New Zealand / Comment & Analysis

Coronavirus: Kiwi backpacker races border closures to get home

10:31 am on 19 March 2020

By Jonathan McLeod*

First Person - Kiwi Jonathan McLeod has been backpacking through Europe for the past few months, outrunning coronavirus and border restrictions. Now, as the Ministry of Foreign Affairs and Trade urges New Zealanders travelling overseas to consider returning home as soon as possible, he's worried whether he'll be able to make it.

Jonathan McLeod on his travels in Europe. Photo: Supplied

One week ago. We will not let Covid-19 stop us

Arriving in Sofia, Bulgaria, from Catania, it is cold and grey. There's not enough blue ballpoint pens to go around. "Where will you be located for the next 14 days? And how will we be able to contact you?" I take my hat off. A masked health officer fires a thermometer gun at my temple and I'm free to go. No harm done.

The news that evening tells me that Italy is in lockdown and all borders, in and out, are closed. In the nick of time I have escaped Italy and outrun Covid-19, leaving backpackers who were intending to move on to Malta or return to their homes in Barcelona in my dust.

The next day, Tom (whom I had met in Porto a few weeks earlier) and I are hiking in Vitosha on the outskirts of the city. We are breathing fresh Balkan air, striding through recent snow and crossing fallen trees over flowing rivers. We plunge our feet through the snow and into the water - all we can do is laugh it off and carry on with sodden feet because things could be a lot worse. We're about 1500m above Sofia and feeling a million miles from viruses and hysteria.

A couple of days later, we have an awkward moment with Miha, our walking tour guide, as he goes for the handshake and we go for the fist bump. Miha is amused and returns the bump.

According to Tom, the handshake dates to 5th century B.C. Greece and was a symbol of peace - a demonstration that no one was carrying a weapon. We tell him that our hostel is closed and has been abandoned with the two of us as the only inhabitants because of coronavirus.

In the face of Kosovo and Serbia restricting travel and closing borders, we instead point our compass south to Ohrid in optimism. By the end of the week we will bunker down on a beach in Greece or Turkey to ride the whole mess out.

"Details are changing by the hour", McLeod says. Photo: Supplied

One day ago. We will outrun Covid-19

We are now in Macedonia. Details are changing daily. There is no central repository for information and everyone has heard a different rumour of this or that border being closed. Every single restaurant and cafe in Ohrid is shut. No more coffee, no more kebapi. Those people who are outside walk somewhat aimlessly through the quiet streets.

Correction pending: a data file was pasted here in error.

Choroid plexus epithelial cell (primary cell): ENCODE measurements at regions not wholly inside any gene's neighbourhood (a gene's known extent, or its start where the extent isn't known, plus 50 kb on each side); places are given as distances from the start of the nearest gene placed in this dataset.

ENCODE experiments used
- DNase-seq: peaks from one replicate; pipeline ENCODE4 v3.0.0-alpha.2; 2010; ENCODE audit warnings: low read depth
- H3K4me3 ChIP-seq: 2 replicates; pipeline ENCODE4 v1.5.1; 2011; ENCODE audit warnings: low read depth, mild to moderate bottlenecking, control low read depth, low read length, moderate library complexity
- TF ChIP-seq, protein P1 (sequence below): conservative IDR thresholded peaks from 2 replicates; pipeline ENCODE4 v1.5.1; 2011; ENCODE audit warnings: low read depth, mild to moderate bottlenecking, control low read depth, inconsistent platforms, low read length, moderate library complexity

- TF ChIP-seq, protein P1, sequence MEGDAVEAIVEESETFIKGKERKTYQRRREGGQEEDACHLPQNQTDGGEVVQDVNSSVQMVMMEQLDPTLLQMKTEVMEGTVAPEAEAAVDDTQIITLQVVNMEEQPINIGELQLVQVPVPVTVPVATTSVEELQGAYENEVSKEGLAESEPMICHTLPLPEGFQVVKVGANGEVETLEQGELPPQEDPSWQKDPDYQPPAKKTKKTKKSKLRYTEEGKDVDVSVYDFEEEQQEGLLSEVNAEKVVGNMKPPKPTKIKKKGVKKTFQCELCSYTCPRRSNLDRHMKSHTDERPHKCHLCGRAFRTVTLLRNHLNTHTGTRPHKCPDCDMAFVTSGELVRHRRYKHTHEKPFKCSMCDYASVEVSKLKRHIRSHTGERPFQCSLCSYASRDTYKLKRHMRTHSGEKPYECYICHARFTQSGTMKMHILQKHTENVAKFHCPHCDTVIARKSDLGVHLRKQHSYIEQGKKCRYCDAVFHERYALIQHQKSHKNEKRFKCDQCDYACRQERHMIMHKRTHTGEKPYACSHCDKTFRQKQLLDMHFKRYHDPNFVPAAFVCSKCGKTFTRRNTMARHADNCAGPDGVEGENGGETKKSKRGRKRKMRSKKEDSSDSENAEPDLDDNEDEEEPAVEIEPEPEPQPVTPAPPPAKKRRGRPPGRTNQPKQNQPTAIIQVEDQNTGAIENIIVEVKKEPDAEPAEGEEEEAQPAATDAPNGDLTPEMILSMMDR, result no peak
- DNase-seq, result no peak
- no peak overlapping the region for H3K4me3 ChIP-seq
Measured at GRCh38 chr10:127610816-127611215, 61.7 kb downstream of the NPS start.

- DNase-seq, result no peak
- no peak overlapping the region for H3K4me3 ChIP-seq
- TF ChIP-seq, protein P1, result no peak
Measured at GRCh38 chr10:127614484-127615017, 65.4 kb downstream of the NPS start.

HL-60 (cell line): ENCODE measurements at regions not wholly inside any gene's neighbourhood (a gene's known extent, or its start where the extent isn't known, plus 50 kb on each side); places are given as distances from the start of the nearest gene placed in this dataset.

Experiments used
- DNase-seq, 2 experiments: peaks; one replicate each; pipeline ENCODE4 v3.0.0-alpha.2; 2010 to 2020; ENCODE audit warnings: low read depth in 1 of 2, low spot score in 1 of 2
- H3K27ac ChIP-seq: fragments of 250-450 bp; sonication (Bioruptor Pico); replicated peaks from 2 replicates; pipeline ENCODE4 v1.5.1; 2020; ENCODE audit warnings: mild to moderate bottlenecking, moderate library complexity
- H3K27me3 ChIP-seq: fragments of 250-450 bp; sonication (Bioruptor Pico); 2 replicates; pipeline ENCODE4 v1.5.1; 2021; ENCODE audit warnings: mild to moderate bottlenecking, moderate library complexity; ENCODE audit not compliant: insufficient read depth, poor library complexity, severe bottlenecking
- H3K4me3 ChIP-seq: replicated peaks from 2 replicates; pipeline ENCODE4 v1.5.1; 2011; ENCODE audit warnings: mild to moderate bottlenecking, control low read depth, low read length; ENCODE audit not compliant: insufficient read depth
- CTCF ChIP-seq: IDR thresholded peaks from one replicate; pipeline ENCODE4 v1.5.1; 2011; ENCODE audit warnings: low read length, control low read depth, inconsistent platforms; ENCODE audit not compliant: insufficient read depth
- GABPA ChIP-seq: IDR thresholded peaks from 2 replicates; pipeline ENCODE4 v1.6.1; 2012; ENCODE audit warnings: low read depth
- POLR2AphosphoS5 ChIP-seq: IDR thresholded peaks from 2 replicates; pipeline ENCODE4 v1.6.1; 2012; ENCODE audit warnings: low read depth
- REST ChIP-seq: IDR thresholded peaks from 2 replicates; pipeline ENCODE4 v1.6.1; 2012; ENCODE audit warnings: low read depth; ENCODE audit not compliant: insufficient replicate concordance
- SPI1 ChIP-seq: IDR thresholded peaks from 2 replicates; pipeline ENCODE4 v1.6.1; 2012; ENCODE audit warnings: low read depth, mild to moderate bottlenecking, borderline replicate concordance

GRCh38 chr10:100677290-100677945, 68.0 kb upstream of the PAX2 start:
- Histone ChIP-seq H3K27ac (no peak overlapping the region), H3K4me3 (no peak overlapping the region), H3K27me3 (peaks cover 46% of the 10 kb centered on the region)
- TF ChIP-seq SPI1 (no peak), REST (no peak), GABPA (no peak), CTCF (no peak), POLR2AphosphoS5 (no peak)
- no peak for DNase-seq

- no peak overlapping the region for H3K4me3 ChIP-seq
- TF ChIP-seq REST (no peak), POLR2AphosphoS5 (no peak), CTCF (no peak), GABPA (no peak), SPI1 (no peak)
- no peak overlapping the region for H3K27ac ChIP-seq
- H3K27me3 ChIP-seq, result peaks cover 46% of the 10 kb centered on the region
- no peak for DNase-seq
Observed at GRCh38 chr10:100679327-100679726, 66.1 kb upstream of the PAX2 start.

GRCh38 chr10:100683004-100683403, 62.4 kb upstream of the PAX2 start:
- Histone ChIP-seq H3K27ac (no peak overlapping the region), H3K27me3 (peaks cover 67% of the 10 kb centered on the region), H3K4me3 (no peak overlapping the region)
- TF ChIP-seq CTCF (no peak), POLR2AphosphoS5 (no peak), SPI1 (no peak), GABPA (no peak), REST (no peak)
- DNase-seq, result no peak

As you climb the hills surrounding Ohrid you pass a church dedicated to Saint Nicholas, you start to hear snow crush and squeak underneath your sneakers, you can turn around and see the lake with its ripples reflecting the sun in a thousand directions and on the other side of that lake you can see mountains that belong to Albania - mountains you cannot reach. This is a good place to make decisions because it is calm and you are content and your phone isn't buzzing with regular updates of an escalating situation. You are grateful that you are not alone.

There's plan A, which is to take the 19-hour bus across Macedonia and through Bulgaria and into Turkey all the way to Istanbul. There's plan B, which is to make it to the Macedonian capital Skopje and then catch a direct flight to Istanbul. There's even plan C, which is to hang around and hitch a ride with the hostel manager who is driving to Istanbul at the end of the week. We will book as soon as we can - we are only taking 'wins' the rest of the way!

Except, there's an Austrian girl who just got turned back at the Serbian border, an English guy got turned around at the Greek border, a German girl has had her flight cancelled at the airport. Oh, and Turkey is restricting anyone who has visited Italy in the last 14 days from entering the country. My best laid plans are getting thrown out the window, and then getting run-over.

Details are changing by the hour. Borders closed. Some planes, fewer trains, no automobiles. High-risk visitors, low-risk visitors, no more visitors.

This morning. We will succumb to Covid-19

You know that scene in Indiana Jones and the Temple of Doom when the floor and ceiling with spikes are slowly closing in on Indy and Short Round? Time is running out. And Willie can't bring herself to shove her hand in through all the giant bugs to find the lever which will stop our heroes being crushed? I feel like Jones and Willie simultaneously.

All land borders of Macedonia are officially closed. The Skopje airport will be shuttered within 48 hours. Airlines are slashing flights. Prices are rising every five minutes.

Everyone is booking a flight out. Wherever, I don't think they care. Some are going home. Some are just getting out. We don't know what date midnight counts as.

I don't want to abandon the trip. I am anxious of getting stuck in this small landlocked country. When would I be able to get out? I feel like a coward for giving up. My mind is telling me that it's not so bad. Just wait it out. Money down the drain.

The adrenaline is wearing off. Now I'm crashing. Whatever I do, it will feel like the wrong decision. Stand pat? Uncertainty. Indecision. Crippling.

Click. Booked. Coming home. Cop out. Rational decision.

I'm flying Macedonia -Serbia - Abu Dhabi - Brisbane - Auckland.

I wait to understand the ambiguity of "airport closes at midnight 18 March".

*Jonathan McLeod is a government worker based in Wellington.